We congratulate President-elect, Joe Biden, and Vice President-elect, Kamala Harris, on their historic victory. We look forward to working with them as they fulfill their promised commitment to our nation’s public schools.
The promises made during the campaign drew support from public education advocates across the nation. With those promises in mind, these are the top five K-12 priorities that they should keep at the forefront as they govern.
With state revenues declining, the federal government will have to provide the needed funds to protect the health of students and staff to safely re-open schools. That means funding to enable educators to catch students up academically and meet the social and emotional needs of students, many of whom will be traumatized by their experiences during the pandemic. The financial support dedicated to these efforts must provide flexibility for schools to decide how that money is best spent.
That is where we begin, but it should not be where we end. The new Administration must keep its promise to dramatically increase funding to eliminate the funding gaps between white and non-white districts and well-funded and poor districts. And it must meet its pledge to fully fund IDEA during the next decade.
Neighborhood public schools governed by their communities are essential to the health of our democracy and the well-being of children. We need a public education champion in the Department of Education who rejects efforts to privatize public schools, whether those efforts be via private school vouchers or charter schools. Re-treads like Arne Duncan and John King are not acceptable.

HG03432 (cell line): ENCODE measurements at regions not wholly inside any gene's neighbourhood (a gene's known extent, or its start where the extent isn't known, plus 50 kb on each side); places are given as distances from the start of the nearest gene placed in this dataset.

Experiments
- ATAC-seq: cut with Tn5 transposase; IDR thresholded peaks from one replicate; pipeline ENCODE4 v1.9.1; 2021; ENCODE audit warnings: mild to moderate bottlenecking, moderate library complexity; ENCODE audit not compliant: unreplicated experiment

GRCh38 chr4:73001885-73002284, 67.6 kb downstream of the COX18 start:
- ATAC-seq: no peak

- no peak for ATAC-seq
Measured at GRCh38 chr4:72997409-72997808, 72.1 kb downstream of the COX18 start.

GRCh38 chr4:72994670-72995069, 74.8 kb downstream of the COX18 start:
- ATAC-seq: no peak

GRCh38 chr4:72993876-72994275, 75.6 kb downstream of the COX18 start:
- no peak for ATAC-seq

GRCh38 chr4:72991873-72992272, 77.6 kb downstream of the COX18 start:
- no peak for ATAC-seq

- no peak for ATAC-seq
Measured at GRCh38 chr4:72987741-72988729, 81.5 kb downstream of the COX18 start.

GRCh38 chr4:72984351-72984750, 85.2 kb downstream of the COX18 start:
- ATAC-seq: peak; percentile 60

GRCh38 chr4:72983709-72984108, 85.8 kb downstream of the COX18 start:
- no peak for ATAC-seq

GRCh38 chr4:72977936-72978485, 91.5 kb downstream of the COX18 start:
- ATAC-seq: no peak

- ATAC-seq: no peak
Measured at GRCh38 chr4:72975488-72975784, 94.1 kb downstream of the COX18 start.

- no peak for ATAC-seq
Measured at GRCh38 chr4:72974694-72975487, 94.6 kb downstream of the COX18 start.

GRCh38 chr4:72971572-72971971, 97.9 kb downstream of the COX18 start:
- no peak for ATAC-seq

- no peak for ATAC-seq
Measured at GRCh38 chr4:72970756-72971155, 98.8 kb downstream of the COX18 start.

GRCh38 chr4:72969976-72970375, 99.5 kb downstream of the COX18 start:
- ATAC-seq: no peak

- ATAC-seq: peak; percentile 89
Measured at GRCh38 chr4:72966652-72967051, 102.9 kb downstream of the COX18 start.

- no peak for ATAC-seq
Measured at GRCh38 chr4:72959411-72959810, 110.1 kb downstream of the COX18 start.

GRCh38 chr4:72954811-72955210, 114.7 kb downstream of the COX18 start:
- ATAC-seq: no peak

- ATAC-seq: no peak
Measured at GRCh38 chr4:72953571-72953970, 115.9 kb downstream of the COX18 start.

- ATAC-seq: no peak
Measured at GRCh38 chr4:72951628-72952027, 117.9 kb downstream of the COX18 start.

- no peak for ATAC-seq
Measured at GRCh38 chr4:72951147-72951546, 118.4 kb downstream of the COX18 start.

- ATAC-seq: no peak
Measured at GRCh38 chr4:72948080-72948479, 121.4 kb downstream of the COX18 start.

With so much to be done to rebuild our public schools when COVID subsides, our country cannot afford to subsidize private school tuition. The Biden Administration must oppose any Congressional attempts to institute tax credit programs designed to subsidize private and religious school tuition.
The Administration must keep its promise to make charter schools subject to the same transparency, accountability, and equity policies as public schools. It must fulfill its campaign promise of no federal assistance to charters that operate for profit or are managed by for-profit entities. The new Secretary, we hope, will institute a moratorium on new grants from the federal Charter Schools Program at least until those promised reforms are enacted.
After two decades of school accountability measures based on high-stakes testing, it is clear that these policies are ineffective levers for improving schools. The use of test results to evaluate teachers and put sanctions on schools has correlated with a decline in student performance on NAEP tests, which are independent audits of student performance. The rapid and ill-advised implementation of the Common Core and its tests furthered that decline. This Administration must focus on opportunity gaps, not test score gaps.
It is imperative that the new Administration promote diversity, desegregation (both among and within schools) and commit to eliminating institutional racism in school policy and practices. Diverse public schools break down social barriers, improve academic performance, and increase tolerance. As promised, President Biden must reinstate the Department of Education guidance in legally pursuing desegregation strategies and provide the promised grants to districts to diversify their schools. The new Administration must continue the Obama Administration’s work by identifying and reducing racial disparities in school suspensions and expulsions.
The Secretary must reject the overemphasis on basic skills coupled with teach-to-the test pedagogy. As important as literacy and numeracy are, there must be space for the arts, civics, history, second languages, and science–all of which have been sorely neglected since NCLB. Children, especially our youngest learners, deserve active learning experiences that enhance their social-emotional, cognitive, and physical development. It is not enough to simply expand pre-school. The President must ensure that all pre-schools follow the research practices that benefit the whole child.